Once upon a time, eating out was a simple pleasure.
There were restaurants, diners, pubs,
fast food chains and cafés.
Then there were those suppers with friends around a table in a cosy house, where we’d bring a bottle of wine and we’d talk of this and that with friends and newly acquired acquaintances.
The two things went hand in hand, on separate tracks, and we thought they could never meet but, in recent times in London, Supper Clubs are increasingly popular and they well combine these two styles.
Supper Clubs are both things simultaneously.
The mechanism is simple: by word of mouth you get to visit a private home which has been transformed into a “clandestine” restaurant for the night.
The homely restaurant is sometimes advertised online, with a certain taste for secrecy and a password is always required for entry.
Sometimes Supper Club owners publicize their dining events on bulletin boards or through leaflets.
There are Supper Clubs for everyone and for all needs: for people who suffer from celiac disease, vegetarians, vegans as well as meat lovers and, while some Supper Clubs only serve brunch, others offer 5-course meals, suitable for formal suppers or business meetings.
Experiencing a Supper Club can become a unique experience because it combines the sense of discovering a one-of-a-kind restaurant with the joy of a casual supper with friends.
It can also be a good opportunity to spend an alternative evening and meet new people because the Supper Clubs, although they can be reserved for private groups, are a social event.
Finding a Supper Club is simply done by word of mouth, via social networks or on blogs (such as this one!).
Surfing the web you may also encounter numerous hints to find a Supper Club suitable for you.
London food bloggers have indeed listed “clandestine restaurants” where you can eat well and experience something truly unique.
Lunches at Supper Clubs are always B.Y.O (= Bring Your Own bottle) which means you are free to bring a bottle of wine of your choice and contrarily to restaurants - which often make you pay a cork fee to open the bottle - Supper Clubs offer this service free of charge. Notting Hill is an ideal neighbourhood for Sunday lunches and there are several Supper Clubs offered in the area where guests can try homemade roasts and classic British dishes served with tea, scones and pastries.
Supper Clubs also offer something unique that restaurants never offer…the chance to cook your own food! Some Supper Clubs owners open their kitchen to their customers by organizing culinary workshops and cooking classes.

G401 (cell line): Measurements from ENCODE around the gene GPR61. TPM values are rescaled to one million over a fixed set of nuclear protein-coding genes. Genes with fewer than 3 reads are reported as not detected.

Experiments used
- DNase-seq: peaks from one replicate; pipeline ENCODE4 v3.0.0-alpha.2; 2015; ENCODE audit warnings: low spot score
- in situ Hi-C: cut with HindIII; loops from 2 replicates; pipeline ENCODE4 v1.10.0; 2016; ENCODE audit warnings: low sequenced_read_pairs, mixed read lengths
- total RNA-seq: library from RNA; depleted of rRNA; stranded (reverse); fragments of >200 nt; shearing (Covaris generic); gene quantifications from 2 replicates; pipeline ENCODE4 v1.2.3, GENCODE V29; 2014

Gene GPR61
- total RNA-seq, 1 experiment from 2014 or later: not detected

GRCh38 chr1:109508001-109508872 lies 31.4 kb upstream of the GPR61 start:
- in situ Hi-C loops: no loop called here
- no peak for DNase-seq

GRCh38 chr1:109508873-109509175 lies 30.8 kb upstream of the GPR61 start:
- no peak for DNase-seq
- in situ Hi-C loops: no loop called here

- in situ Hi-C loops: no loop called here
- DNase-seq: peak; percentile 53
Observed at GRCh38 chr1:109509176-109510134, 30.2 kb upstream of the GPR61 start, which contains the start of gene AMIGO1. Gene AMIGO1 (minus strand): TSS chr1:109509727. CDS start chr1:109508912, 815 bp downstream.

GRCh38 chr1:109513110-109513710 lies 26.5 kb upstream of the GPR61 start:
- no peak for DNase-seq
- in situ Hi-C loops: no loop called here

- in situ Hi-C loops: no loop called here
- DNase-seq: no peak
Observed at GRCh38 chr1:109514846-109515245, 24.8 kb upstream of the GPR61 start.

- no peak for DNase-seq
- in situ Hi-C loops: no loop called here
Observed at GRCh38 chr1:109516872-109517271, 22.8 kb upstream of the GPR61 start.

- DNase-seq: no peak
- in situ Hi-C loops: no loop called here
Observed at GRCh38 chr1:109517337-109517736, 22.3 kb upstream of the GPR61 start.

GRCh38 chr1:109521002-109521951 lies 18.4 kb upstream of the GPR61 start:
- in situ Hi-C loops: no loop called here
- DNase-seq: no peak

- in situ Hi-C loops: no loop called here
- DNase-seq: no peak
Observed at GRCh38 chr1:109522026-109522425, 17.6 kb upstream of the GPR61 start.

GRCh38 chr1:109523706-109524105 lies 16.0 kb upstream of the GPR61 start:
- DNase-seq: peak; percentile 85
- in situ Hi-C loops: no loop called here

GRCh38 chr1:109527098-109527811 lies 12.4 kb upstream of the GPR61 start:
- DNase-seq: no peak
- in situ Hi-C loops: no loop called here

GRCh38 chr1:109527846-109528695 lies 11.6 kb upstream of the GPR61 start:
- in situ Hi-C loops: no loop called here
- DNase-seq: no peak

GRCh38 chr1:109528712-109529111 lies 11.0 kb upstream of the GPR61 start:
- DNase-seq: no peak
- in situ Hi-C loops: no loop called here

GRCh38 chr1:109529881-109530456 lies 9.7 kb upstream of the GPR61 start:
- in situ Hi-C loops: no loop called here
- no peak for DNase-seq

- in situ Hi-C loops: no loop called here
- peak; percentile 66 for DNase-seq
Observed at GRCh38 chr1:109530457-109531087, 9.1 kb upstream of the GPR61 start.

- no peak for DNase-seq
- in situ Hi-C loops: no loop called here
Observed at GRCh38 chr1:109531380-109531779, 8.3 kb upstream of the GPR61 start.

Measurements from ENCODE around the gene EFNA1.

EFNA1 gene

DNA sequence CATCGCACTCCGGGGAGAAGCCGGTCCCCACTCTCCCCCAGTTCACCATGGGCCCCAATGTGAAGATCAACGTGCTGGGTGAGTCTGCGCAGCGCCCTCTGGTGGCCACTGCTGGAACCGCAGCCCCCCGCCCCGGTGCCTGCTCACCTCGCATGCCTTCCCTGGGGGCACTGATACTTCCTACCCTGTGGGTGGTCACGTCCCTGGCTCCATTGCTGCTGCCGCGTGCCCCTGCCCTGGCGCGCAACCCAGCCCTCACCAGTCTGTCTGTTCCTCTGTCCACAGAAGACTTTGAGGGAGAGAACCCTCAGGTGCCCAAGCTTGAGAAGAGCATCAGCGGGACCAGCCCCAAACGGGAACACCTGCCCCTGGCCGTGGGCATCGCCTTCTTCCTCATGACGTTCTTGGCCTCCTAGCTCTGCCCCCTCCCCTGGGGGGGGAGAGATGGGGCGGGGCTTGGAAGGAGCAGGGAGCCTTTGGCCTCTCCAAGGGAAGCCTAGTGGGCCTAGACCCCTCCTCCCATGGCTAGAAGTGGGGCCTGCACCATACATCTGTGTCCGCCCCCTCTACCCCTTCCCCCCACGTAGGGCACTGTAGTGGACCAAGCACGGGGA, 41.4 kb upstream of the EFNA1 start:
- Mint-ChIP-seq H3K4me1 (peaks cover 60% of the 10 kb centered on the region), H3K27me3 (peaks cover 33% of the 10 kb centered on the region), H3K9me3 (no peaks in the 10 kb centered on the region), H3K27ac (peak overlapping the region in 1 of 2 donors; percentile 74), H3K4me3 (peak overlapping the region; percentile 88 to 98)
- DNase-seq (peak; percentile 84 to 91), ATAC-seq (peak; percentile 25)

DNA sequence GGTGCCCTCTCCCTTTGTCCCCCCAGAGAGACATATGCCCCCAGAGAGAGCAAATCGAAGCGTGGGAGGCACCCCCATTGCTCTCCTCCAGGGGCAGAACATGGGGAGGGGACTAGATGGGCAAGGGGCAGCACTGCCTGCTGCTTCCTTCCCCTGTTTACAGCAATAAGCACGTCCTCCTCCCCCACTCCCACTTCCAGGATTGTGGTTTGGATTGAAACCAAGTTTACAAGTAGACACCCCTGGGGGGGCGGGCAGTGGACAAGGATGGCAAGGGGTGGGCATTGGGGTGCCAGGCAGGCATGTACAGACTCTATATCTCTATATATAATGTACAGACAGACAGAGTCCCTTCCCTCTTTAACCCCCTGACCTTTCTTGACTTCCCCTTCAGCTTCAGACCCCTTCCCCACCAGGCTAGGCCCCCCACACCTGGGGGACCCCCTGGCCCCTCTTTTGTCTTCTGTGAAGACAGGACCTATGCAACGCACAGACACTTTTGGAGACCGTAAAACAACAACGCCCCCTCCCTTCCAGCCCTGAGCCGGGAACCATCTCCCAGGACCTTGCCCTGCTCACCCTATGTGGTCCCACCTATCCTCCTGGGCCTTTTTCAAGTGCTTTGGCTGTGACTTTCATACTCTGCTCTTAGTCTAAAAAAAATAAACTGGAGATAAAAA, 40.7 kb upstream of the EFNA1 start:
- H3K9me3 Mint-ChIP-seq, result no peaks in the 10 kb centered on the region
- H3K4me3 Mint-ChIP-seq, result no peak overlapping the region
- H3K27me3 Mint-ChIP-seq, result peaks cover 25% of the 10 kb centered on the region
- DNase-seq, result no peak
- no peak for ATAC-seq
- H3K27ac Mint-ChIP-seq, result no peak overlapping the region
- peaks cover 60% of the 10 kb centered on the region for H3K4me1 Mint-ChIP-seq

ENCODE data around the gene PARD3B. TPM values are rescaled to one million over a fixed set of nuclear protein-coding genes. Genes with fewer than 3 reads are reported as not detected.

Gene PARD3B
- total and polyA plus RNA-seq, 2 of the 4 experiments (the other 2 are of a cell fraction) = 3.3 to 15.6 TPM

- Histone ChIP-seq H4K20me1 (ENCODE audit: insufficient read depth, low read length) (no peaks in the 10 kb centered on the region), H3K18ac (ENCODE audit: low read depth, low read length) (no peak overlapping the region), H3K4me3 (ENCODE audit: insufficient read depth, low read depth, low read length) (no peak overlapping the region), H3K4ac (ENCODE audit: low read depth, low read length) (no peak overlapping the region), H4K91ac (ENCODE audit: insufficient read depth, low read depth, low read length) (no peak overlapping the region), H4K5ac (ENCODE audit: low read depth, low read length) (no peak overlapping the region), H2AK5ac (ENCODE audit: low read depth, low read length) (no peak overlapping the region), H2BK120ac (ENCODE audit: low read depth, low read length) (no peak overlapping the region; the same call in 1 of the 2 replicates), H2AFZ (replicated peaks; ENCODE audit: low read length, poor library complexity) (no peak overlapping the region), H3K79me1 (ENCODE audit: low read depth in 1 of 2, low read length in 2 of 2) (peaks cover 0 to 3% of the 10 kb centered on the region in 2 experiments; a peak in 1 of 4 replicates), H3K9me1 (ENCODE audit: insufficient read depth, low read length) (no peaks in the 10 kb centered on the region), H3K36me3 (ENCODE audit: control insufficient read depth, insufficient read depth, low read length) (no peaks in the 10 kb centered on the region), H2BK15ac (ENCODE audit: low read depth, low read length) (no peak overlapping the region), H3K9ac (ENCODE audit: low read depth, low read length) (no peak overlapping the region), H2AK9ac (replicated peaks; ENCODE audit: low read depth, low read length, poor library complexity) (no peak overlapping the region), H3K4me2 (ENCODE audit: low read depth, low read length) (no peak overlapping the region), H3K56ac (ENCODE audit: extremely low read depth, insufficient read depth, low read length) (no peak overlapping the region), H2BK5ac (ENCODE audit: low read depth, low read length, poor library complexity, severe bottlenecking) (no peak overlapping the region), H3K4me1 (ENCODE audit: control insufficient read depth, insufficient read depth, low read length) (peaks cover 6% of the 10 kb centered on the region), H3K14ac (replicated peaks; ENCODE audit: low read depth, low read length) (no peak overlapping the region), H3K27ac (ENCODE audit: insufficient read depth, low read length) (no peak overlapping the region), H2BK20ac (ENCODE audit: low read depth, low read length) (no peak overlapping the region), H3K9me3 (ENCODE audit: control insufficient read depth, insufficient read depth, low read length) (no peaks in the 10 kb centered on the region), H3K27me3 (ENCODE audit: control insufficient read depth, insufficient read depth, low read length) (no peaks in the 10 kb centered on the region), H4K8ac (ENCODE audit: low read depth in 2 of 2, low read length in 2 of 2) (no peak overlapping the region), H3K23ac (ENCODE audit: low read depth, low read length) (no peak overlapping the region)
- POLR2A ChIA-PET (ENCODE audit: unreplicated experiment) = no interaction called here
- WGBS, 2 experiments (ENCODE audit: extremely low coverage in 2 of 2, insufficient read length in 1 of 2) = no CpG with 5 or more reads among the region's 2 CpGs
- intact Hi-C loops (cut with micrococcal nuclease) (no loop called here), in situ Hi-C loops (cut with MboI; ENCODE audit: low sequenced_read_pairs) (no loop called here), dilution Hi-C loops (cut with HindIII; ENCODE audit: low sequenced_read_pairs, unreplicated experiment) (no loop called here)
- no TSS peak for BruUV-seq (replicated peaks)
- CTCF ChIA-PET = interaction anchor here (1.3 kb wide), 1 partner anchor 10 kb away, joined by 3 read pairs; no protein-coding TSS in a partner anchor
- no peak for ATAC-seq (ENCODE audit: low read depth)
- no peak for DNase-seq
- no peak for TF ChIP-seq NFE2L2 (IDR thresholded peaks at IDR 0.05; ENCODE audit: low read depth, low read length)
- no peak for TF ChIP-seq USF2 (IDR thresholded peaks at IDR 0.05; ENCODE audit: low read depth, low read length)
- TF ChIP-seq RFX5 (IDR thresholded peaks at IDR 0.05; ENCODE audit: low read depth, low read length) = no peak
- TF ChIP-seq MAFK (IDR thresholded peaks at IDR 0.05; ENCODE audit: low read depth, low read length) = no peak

They are fun and they have become a popular gift idea in London.
And after such a ‘classified supper’ are you perhaps in the mood for a film but you are not in for a classic ‘old-style’ cinema??
Don’t you worry!
In London you can visit a secret cinema, the city’s newest trend for film lovers.
A secret cinema is not really a place, or rather, it is a physical place but the location of it changes each time. The showings are held once a month and Londoners (or whoever would like to) who register to this service, receive a text message shortly before the day of the show.
Before this date you won’t know the location of the event and you won’t know the film you will go watch before the opening credits.
Therefore, if you decide to take part in the event, bear in mind that you may find yourself in a meadow somewhere in London watching a classic black and white film surrounded by lovers of this genre or perhaps you may end up watching a scary film.
Little planning, loads of mystery and fun.
Bringing the cinema “outside the cinema” is an increasingly popular practice and I believe that this is a great opportunity to visit places that are often unknown or inaccessible.
The element of secrecy, almost “rave style,” given by the unveiling of the details at the last moment, attracts youngsters who had been overlooking traditional cinemas in recent years. I personally think that this event brings people together making going to the cinema a more social and active opportunity to gather.
I have watched a Secret Cinema film before and I truly enjoyed it because I brought a picnic basket with wine and I enjoyed the film so much more than sitting in a stuffy cinema room.
How to participate? Just visit the Secret Cinema website and be ready for anything: the secret is absolute and you won’t be able to find any hint that can help you figure out where the next event will be at.
The beauty of it is just that!
What if you don’t like films and you’d rather prefer attending a poetry reading?
Or what if (alas!) it’s raining in London?
You can attend a…secret (you guessed!) poetry reading.
The days of tedious and pretentious poetry readings in empty cafés are long gone.
The modern spoken word scene is dynamic, interactive and far from boring.
This, at times provoking but always charming, form of expression, has been often classified as a “spectator sport.”
The innovative secret poetry readings want you to get up on the stage and steal the scene to express yourself, whether the topic of your poem is the ex-lover who broke your heart or contemporary politics. Secret poetry nights are dedicated open mic nights featured before or after main local musical or poetry events and they are workshops to sharpen your communication or performing skills.
Such nights are open to everyone who has an artistic streak so get out and play…no excuses!